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A COVID-19 vaccine that you drink? That’s what a company in Allentown is working on

By JON HARRIS

THE MORNING CALL | DEC 03, 2020 AT 3:54 PM


Pharmaceutical executives Kyle Flanigan and Garry Morefield first met in 2011 on the sidelines of their daughters’ gymnastics program.


“As parents sitting on the sideline watching kids do death-defying feats, we started talking to avert our eyes from what could have been catastrophe,” Flanigan said. “That’s where the partnership began initially.”


Today, the Lehigh Valley duo have their eyes firmly fixed on developing and producing an oral COVID-19 vaccine that people would drink, a formulation that wouldn’t require the same cold storage requirements as the injectable vaccines that appear to be speeding toward market release.


Toward those efforts, the company they co-founded in 2013, US Specialty Formulations LLC, joined with state officials Thursday to announce plans to invest more than $5 million and create nearly 100 high-paying jobs at a 41,000-square-foot facility at 101 E. Lexington St. in Allentown.


USSF and VaxForm LLC, a vaccine consulting firm headed by Morefield, have been partnering on the vaccine since earlier this year, a formulation that produced antibodies in 100% of mice in preclinical trials. Flanigan, USSF CEO, said the human trial is to begin in February.


He anticipates that trial will be complete by May, after which USSF will apply to the U.S. Food and Drug Administration for emergency use authorization. The goal is to get the vaccine into the market by mid-2021.


“During that time, however, USSF starting in January will begin scaling up our production,” Flanigan said. “So we’ll have a stockpile of vaccine to release as soon as we’re given the OK from the FDA to begin distribution.”


The initial target, he said, is to produce 300,000 doses per month by March. USSF, which has 14 employees, hopes to begin staffing up the building as soon as possible.


Since the pandemic began, hundreds of drugs and vaccines have been under development. The United Kingdom gave emergency authorization to Pfizer’s coronavirus vaccine this week, and the U.S. FDA is expected to make a determination on the pharmaceutical giant’s vaccine later this month. Biotech firm Moderna also has applied for FDA emergency use authorization for its vaccine.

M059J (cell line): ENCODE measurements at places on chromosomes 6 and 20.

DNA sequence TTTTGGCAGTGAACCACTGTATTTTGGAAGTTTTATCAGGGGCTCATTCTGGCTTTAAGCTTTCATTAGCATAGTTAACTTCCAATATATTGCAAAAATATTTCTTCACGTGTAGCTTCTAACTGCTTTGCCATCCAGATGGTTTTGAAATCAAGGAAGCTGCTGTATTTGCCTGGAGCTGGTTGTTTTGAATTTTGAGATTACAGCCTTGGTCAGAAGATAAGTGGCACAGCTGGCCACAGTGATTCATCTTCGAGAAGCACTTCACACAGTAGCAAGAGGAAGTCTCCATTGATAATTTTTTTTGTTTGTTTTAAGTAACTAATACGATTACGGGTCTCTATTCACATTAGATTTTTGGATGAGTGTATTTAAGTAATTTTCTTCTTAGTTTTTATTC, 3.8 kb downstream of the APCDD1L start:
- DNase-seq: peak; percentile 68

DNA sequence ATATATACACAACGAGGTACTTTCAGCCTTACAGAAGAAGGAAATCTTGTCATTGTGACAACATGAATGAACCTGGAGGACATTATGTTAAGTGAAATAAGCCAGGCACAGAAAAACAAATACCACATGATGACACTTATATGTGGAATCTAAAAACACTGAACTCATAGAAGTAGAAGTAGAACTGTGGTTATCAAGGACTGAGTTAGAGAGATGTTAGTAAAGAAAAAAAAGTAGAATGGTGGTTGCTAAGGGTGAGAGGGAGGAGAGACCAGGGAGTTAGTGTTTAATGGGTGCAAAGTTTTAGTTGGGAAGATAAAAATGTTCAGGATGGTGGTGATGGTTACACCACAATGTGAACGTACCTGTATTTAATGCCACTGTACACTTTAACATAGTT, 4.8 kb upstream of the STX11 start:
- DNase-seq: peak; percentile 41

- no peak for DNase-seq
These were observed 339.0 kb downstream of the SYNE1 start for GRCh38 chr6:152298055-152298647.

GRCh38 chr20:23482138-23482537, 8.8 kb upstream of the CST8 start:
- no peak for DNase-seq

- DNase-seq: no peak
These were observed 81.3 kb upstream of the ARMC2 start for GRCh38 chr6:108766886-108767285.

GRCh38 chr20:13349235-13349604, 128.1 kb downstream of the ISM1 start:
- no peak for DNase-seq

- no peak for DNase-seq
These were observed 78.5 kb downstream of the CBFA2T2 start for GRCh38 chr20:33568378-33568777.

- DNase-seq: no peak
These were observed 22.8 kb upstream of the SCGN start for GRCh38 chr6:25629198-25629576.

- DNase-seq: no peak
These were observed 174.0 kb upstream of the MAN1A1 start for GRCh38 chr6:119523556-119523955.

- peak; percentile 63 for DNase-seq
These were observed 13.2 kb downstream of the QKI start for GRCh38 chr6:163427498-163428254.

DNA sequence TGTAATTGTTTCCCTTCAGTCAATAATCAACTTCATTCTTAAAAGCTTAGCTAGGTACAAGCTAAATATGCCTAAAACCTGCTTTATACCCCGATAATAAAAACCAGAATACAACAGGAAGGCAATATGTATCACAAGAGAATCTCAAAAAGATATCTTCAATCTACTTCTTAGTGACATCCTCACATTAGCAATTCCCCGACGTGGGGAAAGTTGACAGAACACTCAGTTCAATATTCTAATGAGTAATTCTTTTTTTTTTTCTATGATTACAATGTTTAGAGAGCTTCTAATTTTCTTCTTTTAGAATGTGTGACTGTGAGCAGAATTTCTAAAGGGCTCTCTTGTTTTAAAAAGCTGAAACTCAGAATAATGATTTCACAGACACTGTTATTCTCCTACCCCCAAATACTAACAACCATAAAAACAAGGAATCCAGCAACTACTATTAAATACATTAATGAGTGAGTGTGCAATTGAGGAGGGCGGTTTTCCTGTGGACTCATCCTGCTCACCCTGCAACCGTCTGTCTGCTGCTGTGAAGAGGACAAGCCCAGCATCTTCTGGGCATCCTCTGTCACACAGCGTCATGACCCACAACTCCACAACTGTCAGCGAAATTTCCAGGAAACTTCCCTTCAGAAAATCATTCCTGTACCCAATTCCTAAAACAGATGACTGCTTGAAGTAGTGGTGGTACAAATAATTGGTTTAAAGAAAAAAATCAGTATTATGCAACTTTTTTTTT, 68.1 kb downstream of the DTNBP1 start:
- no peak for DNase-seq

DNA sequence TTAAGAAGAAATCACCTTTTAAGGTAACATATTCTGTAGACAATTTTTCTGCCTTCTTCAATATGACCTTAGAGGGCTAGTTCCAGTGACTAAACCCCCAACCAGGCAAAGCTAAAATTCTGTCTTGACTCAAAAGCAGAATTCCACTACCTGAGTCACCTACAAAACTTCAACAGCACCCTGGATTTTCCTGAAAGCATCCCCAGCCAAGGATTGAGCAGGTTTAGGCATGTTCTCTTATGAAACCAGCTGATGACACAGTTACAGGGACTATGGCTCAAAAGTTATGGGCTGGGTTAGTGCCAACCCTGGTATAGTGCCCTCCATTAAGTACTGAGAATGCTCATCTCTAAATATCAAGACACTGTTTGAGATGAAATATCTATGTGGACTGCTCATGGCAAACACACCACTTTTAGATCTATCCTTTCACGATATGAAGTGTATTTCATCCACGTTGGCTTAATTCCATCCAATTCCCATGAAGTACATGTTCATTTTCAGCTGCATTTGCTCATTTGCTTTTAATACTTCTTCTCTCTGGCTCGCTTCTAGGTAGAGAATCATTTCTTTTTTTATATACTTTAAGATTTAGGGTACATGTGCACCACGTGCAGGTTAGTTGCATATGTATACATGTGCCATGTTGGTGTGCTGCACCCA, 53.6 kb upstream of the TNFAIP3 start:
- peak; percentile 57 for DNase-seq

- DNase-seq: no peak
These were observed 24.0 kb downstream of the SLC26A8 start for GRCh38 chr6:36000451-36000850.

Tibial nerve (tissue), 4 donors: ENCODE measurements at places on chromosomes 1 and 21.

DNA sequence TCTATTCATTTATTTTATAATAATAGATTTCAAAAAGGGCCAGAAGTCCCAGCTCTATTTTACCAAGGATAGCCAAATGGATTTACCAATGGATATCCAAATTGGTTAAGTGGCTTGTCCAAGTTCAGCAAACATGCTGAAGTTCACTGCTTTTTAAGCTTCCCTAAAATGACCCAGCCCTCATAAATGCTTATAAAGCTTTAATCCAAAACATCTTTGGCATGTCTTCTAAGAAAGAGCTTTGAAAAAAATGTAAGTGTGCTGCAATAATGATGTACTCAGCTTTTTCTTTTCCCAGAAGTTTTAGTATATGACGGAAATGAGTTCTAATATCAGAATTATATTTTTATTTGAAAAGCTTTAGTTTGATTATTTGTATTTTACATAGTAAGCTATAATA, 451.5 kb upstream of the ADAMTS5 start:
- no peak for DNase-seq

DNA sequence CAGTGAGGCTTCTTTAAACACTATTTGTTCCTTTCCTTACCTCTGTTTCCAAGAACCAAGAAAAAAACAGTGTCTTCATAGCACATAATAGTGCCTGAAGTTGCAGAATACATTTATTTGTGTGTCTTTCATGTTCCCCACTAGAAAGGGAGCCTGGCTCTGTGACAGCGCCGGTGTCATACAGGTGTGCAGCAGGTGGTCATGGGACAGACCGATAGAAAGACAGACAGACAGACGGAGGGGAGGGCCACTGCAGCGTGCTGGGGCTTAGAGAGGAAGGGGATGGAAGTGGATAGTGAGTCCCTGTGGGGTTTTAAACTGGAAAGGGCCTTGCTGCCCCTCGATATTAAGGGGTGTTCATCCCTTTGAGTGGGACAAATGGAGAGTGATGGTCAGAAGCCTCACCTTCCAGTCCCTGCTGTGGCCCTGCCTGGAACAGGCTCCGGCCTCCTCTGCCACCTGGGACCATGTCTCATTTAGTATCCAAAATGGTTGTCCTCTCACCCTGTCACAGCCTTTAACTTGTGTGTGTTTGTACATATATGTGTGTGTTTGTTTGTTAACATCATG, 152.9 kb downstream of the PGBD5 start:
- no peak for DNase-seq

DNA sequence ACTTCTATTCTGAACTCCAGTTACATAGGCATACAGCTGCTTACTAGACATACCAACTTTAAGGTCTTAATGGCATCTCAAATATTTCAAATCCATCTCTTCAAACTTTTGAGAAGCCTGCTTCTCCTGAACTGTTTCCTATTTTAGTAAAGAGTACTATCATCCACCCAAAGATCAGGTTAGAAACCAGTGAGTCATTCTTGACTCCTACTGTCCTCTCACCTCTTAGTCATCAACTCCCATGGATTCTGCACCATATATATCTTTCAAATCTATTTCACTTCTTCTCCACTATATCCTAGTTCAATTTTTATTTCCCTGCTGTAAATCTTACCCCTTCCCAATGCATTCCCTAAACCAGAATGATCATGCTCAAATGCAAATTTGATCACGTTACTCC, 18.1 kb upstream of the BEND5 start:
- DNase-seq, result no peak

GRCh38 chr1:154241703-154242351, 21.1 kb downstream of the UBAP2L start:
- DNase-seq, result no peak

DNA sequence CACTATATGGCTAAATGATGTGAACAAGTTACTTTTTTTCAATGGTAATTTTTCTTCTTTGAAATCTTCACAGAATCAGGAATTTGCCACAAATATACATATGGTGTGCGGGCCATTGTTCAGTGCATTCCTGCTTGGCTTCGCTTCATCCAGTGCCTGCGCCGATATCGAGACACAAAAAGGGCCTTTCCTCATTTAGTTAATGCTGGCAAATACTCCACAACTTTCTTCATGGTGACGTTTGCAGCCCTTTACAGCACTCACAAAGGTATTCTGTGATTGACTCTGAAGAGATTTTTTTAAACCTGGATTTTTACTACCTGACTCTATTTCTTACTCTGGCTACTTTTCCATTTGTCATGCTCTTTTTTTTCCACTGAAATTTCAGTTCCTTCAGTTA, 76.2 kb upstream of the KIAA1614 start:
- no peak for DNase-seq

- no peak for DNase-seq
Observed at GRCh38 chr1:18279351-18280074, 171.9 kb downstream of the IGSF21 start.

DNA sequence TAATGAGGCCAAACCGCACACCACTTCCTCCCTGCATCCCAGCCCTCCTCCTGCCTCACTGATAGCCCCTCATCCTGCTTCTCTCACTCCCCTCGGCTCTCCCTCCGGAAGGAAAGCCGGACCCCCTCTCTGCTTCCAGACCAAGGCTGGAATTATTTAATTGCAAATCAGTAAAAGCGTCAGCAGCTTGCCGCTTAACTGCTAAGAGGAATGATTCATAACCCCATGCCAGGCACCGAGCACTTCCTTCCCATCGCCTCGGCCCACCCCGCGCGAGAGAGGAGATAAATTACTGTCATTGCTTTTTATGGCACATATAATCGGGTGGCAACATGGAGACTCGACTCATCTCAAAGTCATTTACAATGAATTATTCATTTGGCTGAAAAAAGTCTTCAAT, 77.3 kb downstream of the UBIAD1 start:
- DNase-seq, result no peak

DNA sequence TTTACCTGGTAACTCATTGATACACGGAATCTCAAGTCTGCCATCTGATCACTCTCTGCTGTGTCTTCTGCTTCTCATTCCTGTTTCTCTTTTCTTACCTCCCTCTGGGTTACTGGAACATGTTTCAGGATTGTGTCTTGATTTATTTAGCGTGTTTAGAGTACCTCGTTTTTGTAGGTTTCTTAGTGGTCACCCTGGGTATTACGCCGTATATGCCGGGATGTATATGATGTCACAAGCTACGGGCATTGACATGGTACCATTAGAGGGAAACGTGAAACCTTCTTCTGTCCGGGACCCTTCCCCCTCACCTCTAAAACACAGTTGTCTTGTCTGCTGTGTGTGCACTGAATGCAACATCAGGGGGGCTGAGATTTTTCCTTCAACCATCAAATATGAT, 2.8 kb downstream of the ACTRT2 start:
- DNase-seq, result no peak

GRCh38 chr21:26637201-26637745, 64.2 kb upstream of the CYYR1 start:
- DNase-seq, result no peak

“Our belief is there will be many vaccines needing to be administered globally over the course of several years before the bulk of the population is vaccinated properly,” Flanigan said. “So this is a clear need.”


USSF and VaxForm are clients of Ben Franklin Technology Partners of Northeastern Pennsylvania. Both companies got started at Ben Franklin TechVentures, a business technology incubator in Bethlehem.


Aiding USSF’s expansion is a funding proposal from the state Department of Community and Economic Development that includes a $291,000 Pennsylvania First grant. USSF also received more than $225,000 in funding from DCED through the COVID-19 Vaccines, Treatments and Therapies program.


That program also has issued $300,000 to VaxForm for the vaccine, state records show.


VaxForm President Morefield said his firm, which has five employees at TechVentures, has been working on its oral vaccine technology since 2017. The oral delivery platform technology, he said, is not reliant on cold-chain storage for distribution and not dependent on medical professionals for administration, making it easier for a vaccine to reach rural or remote places.


The challenge with oral vaccines, Morefield said, is getting them to remain intact after being swallowed, since the body is naturally good at digestion. But, he said, he feels the partnership has overcome those challenges, though they also evaluated the vaccine as an injection.


“We think sticking with the oral, we’re able to have a much larger advantage down the road than some of the traditional vaccines,” Morefield said.


While the partnership’s focus is getting a liquid vaccine to market, Morefield said the plan is to follow those efforts with a capsule, or pill, version.


At USSF’s Allentown facility, which it acquired in March 2019 for $1 million, records show, renovations are ongoing.


Flanigan said the company has completed the move of its analytical lab from Ben Franklin TechVentures to the new building and has finished installing its initial cleanrooms. Those temporary cleanrooms will be converted to hard-wall, permanent ones, he added.


At the facility, Flanigan said USSF also will be able to support other vaccine formulation companies fighting the pandemic. In addition to making its own branded prescription products, USSF provides clinical materials for investigational new drug applications as well as specialty formulations requested by health networks and health care providers worldwide.


From the state’s perspective, Gov. Tom Wolf said in a news release Pennsylvania is eager to support the growth of companies that are “stepping up and offering solutions as we continue to battle this virus and keep our communities healthy and safe.”


In August, state officials joined with another Lehigh Valley company, OraSure Technologies Inc., to announce the Bethlehem firm would expand and create 177 full-time jobs to produce a rapid antigen self-test that would detect a COVID-19 infection within minutes.


OraSure said last month it expects to apply to the FDA for emergency use authorization for the self-test in the first quarter.


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Morning Call reporter Jon Harris can be reached at 484-280-2866 or at jon.harris@mcall.com.